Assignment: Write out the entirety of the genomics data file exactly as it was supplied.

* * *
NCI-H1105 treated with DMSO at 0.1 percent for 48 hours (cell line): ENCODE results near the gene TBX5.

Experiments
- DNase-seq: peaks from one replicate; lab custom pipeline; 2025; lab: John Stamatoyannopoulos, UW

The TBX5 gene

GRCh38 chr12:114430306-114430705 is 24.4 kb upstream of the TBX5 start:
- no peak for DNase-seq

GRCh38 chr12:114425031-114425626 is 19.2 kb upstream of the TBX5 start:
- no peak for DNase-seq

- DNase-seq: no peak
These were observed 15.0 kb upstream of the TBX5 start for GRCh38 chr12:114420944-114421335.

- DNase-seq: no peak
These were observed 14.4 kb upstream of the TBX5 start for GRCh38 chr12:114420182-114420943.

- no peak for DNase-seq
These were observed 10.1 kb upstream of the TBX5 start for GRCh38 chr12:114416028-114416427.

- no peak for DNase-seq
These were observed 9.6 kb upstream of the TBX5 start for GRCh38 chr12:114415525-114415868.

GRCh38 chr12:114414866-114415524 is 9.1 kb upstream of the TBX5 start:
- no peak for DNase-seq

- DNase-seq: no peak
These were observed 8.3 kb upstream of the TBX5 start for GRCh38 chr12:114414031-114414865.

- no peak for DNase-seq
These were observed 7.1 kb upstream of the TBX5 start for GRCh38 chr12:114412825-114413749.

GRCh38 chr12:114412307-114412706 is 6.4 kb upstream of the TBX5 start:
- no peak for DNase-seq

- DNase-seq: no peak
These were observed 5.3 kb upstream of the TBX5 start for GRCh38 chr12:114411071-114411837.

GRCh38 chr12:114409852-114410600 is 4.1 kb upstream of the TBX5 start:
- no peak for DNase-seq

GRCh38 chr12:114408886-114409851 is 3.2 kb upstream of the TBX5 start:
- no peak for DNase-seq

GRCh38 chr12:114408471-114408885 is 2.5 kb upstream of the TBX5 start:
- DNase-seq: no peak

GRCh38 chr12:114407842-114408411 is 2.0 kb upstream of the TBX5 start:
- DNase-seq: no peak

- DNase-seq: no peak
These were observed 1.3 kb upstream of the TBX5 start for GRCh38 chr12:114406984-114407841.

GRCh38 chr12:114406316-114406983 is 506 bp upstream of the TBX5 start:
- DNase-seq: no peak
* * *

NCI-H1105 treated with DMSO at 0.1 percent for 48 hours (cell line): ENCODE results near the gene TBX5.

Experiments
- DNase-seq: peaks from one replicate; lab custom pipeline; 2025; lab: John Stamatoyannopoulos, UW

The TBX5 gene

GRCh38 chr12:114430306-114430705 is 24.4 kb upstream of the TBX5 start:
- no peak for DNase-seq

GRCh38 chr12:114425031-114425626 is 19.2 kb upstream of the TBX5 start:
- no peak for DNase-seq

- DNase-seq: no peak
These were observed 15.0 kb upstream of the TBX5 start for GRCh38 chr12:114420944-114421335.

- DNase-seq: no peak
These were observed 14.4 kb upstream of the TBX5 start for GRCh38 chr12:114420182-114420943.

- no peak for DNase-seq
These were observed 10.1 kb upstream of the TBX5 start for GRCh38 chr12:114416028-114416427.

- no peak for DNase-seq
These were observed 9.6 kb upstream of the TBX5 start for GRCh38 chr12:114415525-114415868.

GRCh38 chr12:114414866-114415524 is 9.1 kb upstream of the TBX5 start:
- no peak for DNase-seq

- DNase-seq: no peak
These were observed 8.3 kb upstream of the TBX5 start for GRCh38 chr12:114414031-114414865.

- no peak for DNase-seq
These were observed 7.1 kb upstream of the TBX5 start for GRCh38 chr12:114412825-114413749.

GRCh38 chr12:114412307-114412706 is 6.4 kb upstream of the TBX5 start:
- no peak for DNase-seq

- DNase-seq: no peak
These were observed 5.3 kb upstream of the TBX5 start for GRCh38 chr12:114411071-114411837.

GRCh38 chr12:114409852-114410600 is 4.1 kb upstream of the TBX5 start:
- no peak for DNase-seq

GRCh38 chr12:114408886-114409851 is 3.2 kb upstream of the TBX5 start:
- no peak for DNase-seq

GRCh38 chr12:114408471-114408885 is 2.5 kb upstream of the TBX5 start:
- DNase-seq: no peak

GRCh38 chr12:114407842-114408411 is 2.0 kb upstream of the TBX5 start:
- DNase-seq: no peak

- DNase-seq: no peak
These were observed 1.3 kb upstream of the TBX5 start for GRCh38 chr12:114406984-114407841.

GRCh38 chr12:114406316-114406983 is 506 bp upstream of the TBX5 start:
- DNase-seq: no peak